participate in the Vikaspedia initiative.
To create brand awareness regarding the portal among the masses.

Selection of the SNAs (according to Mr.Jagdish Babu, CDAC) happen with an open
invitation to every eligible entity (Trust/ Society/ Section 25 Company) called as Request For
Proposal (RFP). It is followed by a technical bid where the ability of the entity in terms of
their existence in the field of livelihoods for a minimum of three years along with having an
annual turnover of over 1 Crore INR through developmental projects. Upon passing this, the
organizations enter the Financial Bid phase where the least quoted entity (up to a maximum
of Rs. 1 Lakh) would be awarded the contract. The CDAC is liable to pay the respective
SNA, the quoted price every month. As the revenue is not generated currently, the cost factor
is on a higher end.
The gist of annual deliverables of SNAs includes the following:
Create 10,000 pages of content in the local language of the state
Each domain has to have a minimum of 1000 pages
Involve at-least 500 volunteers to achieve the above
Release monthly newsletter (one per month) on Vikaspedia
Cover at least 30-40% of the districts in the state through a minimum of 5000 first
level service providers

Identification of the needy at the grassroots

The SNAs identify the needy with the help of the volunteer base they have formed
with other individuals or institutions like Common Service Centres (CSC) formed in rural
areas, under Digital India programme. They are basically formed to act as rural tele-centres to
create a digital and financial inclusive society. These change agents enable community
participation as well as collective action at the grassroots level. They are run by Village Level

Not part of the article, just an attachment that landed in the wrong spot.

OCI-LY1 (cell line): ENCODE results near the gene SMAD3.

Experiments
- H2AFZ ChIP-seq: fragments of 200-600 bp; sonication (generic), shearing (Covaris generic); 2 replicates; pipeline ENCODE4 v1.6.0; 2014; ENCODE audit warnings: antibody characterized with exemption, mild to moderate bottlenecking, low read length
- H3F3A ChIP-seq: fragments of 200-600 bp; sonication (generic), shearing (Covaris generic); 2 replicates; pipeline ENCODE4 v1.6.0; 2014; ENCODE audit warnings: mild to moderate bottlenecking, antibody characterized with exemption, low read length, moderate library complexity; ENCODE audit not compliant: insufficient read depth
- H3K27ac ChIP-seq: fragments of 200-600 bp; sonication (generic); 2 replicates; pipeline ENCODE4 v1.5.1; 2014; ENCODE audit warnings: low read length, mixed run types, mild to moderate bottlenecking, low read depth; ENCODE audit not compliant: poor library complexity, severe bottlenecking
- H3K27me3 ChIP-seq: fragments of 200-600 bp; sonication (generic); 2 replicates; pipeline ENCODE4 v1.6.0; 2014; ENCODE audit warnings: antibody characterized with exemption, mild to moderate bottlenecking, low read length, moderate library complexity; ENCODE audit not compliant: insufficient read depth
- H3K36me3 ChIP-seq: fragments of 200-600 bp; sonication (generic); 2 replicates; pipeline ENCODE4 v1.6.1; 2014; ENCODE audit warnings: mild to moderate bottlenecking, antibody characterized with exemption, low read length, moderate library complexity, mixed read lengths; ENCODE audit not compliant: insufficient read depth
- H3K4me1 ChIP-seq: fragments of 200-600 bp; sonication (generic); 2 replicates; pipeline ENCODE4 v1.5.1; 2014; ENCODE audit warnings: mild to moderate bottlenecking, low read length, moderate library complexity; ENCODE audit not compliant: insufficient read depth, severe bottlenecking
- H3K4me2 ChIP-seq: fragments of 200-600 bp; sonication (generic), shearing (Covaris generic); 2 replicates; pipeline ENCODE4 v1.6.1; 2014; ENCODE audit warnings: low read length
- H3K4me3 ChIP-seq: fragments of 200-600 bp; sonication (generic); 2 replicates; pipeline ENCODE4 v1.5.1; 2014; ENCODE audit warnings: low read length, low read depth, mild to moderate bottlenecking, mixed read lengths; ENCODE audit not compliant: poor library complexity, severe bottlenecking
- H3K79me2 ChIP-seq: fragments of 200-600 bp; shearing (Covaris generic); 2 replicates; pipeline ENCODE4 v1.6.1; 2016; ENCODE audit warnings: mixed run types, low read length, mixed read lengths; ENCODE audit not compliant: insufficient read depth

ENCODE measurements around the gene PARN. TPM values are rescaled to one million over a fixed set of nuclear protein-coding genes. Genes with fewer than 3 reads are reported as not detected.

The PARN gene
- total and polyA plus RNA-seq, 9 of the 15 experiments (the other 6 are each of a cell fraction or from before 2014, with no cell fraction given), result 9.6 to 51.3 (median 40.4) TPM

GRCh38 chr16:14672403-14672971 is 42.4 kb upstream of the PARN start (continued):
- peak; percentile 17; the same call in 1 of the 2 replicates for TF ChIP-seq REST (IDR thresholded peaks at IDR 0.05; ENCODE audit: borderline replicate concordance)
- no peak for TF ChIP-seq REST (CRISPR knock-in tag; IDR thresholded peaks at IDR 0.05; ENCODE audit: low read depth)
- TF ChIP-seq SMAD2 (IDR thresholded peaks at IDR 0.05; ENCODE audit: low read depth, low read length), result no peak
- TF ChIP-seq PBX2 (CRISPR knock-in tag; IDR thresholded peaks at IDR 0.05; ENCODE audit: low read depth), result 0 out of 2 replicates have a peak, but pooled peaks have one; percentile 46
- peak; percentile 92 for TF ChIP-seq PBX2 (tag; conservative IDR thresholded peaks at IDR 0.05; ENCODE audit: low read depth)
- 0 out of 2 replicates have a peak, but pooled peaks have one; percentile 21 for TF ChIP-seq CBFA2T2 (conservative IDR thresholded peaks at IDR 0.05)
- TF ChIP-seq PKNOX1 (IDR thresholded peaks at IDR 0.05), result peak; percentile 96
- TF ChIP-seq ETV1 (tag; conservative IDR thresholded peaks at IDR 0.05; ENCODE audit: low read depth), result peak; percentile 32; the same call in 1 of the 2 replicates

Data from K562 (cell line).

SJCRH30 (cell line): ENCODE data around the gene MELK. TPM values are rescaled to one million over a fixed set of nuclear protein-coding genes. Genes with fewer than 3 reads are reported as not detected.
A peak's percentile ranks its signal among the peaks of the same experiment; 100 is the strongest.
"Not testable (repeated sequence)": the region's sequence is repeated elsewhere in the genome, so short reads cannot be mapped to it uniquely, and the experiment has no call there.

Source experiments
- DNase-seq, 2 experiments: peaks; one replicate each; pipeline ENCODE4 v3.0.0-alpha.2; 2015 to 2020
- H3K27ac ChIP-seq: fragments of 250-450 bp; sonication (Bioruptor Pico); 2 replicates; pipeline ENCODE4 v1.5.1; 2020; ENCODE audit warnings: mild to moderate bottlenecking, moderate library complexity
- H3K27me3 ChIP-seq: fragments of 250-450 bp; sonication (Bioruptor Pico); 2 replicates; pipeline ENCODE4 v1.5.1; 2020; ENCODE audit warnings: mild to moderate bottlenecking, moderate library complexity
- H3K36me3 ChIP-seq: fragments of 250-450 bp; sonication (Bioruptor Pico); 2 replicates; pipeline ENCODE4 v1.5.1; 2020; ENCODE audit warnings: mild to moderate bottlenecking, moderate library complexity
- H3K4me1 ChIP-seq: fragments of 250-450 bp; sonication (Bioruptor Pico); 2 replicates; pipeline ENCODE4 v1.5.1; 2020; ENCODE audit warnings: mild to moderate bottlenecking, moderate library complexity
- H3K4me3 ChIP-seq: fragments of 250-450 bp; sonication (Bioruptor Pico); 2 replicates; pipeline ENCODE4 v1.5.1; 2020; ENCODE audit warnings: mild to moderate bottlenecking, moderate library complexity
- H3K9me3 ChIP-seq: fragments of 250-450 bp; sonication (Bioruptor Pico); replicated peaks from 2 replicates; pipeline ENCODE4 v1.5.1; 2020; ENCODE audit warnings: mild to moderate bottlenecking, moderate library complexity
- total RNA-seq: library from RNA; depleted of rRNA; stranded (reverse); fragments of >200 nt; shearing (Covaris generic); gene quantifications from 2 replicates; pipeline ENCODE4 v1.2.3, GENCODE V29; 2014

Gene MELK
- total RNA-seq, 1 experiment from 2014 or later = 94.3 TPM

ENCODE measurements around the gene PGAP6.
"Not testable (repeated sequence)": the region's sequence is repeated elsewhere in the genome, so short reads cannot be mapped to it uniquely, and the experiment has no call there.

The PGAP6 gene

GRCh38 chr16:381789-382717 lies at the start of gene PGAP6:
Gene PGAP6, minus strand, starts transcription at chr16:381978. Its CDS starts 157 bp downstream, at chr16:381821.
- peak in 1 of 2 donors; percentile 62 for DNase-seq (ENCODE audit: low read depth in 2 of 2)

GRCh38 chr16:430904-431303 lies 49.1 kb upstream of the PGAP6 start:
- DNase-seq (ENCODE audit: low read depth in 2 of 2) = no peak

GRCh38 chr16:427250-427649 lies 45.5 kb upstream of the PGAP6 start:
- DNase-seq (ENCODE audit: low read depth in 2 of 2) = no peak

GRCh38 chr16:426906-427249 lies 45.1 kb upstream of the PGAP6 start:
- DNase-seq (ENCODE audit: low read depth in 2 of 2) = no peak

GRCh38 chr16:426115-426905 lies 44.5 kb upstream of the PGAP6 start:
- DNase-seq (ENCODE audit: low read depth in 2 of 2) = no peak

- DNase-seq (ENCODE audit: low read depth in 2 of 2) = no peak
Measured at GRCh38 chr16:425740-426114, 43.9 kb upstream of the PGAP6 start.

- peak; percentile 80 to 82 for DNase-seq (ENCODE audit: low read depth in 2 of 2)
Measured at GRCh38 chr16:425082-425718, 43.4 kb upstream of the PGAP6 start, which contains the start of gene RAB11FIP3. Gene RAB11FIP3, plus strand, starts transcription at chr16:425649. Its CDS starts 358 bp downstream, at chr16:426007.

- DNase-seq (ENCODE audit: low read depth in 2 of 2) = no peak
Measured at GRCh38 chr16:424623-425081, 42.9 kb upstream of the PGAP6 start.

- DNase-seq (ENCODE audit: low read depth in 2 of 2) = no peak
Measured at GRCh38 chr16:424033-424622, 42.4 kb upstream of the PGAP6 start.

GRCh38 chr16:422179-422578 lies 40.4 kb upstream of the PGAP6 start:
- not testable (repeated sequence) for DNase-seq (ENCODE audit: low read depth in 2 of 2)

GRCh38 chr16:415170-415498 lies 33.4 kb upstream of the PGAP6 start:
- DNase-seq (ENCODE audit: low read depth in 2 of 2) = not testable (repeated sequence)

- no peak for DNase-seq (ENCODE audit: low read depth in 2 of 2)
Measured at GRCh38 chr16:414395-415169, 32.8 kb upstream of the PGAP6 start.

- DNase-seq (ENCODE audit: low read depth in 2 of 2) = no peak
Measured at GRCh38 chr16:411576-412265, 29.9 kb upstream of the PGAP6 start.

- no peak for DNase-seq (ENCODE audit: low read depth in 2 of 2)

Entrepreneurs (VLEs) who are in-turn contacted by SNAs for effective and efficient delivery
of Vikaspedia services. The VLEs capacities are built under Digital India programme.
Hence, the SNAs utilize the already existing base to take the portal to rural hinterlands at the
same time ducking the possibility of incurring costs on infrastructure deployment and
capacity building. At the same time they are mandated to train First Level Service Providers
(FLSP) who can be school teachers, ASHA and Aanganwadi workers etc... The FLSPs are
used for better penetration of the concept of Vikaspedia in rural areas. The responsibility to
train, motivate and enter into a contract with the FLSPs vests with the SNAs.

3. Volunteers
The in-detailed guidelines for the nature and selection of each type of volunteers are
mentioned in the Guidelines for Volunteers of CDAC. The types of volunteers available in
the Vikaspedia initiative include the following:
a. Content Contributors (CC): A volunteer by virtue of his/her education or
experience has expertise in any of domains covered by Vikaspedia and is willing to
share his/her knowledge to Vikaspedia portal is a content contributor. Any individual